WR: It’s like a drug; you can’t just quit cold turkey. It’s hard, and I had that experience playing hockey, where you can’t get that high back, so if there was ever a way to sort of magically take a pill, or jump in a pool, to get that high back, you’re gonna do it.

Wyatt, can you talk about working with the actors playing your family, and creating that dynamic together?

WR: Part of what was so exciting about going to work on this was Kerry Condon, who’s one of the best actresses out there. When you have her to play off of, it makes your job pretty easy. The kids were great, and it was fun to be in one location for most of the shoot. That makes it easier to bond and have laughs. Late at night, when it gets hard, it helps when you know people on the level you do when you stay in one spot. You feel like you have places in the house you can go to have a chat or a private moment. Kerry’s a godsend, and being able to do this type of movie with her—we knew what kind of movie we wanted to make. It was going to be more than just a horror flick, and have real elements of family that needed to be believable. Working with good actors and good direction makes that very easy.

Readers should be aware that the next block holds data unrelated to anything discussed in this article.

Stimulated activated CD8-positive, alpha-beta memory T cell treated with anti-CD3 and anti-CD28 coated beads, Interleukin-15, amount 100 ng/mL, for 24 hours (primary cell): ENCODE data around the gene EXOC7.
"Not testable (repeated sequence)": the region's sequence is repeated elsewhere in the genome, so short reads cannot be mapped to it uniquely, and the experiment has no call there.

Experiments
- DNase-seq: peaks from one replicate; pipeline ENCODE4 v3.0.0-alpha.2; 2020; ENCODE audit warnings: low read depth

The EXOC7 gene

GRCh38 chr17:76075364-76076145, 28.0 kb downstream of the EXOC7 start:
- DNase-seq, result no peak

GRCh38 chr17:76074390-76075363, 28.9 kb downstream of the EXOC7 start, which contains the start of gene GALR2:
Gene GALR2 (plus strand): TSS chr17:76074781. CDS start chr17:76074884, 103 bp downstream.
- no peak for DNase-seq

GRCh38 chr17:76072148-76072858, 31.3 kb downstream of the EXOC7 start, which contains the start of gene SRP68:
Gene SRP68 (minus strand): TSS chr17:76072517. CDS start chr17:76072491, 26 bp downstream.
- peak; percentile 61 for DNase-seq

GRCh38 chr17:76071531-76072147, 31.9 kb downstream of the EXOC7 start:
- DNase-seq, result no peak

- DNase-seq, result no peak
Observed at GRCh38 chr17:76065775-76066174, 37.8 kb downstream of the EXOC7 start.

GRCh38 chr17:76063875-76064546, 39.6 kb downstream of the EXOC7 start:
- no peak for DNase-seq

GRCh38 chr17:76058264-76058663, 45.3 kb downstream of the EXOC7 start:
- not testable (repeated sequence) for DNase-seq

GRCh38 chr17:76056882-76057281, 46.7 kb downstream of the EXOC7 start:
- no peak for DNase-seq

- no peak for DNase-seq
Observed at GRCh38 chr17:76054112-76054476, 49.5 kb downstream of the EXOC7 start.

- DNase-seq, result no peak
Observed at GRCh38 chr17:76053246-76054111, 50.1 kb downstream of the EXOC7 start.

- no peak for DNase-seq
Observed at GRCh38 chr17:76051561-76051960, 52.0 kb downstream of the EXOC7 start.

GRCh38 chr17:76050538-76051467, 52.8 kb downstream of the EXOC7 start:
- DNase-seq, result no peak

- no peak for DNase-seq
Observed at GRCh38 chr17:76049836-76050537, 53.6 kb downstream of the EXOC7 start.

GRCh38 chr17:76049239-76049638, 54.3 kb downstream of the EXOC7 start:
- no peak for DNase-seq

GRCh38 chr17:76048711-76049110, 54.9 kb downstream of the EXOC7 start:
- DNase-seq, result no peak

This is an unusually character-oriented mainstream horror film. Was that an easy pitch to the producers or the studio?

BM: They were supportive the whole time, from the moment we brought it to Blumhouse. They don’t make one type of film, right? From Get Out to The Black Phone to things that are more fun, like Happy Death Day, they run the gamut. I think they saw this as a family-themed horror movie, and they just owned it. I never got pushback on that, which was very important to me—to all of us. I hope it’s also thrilling and entertaining and takes people on a rollercoaster ride, but we always cared about the character stuff, and I’m proud that made it through the gauntlet into the movie you saw.


Water is always a difficult element to deal with in a movie, even in a contained situation like a swimming pool, so what were the challenges of working with it here?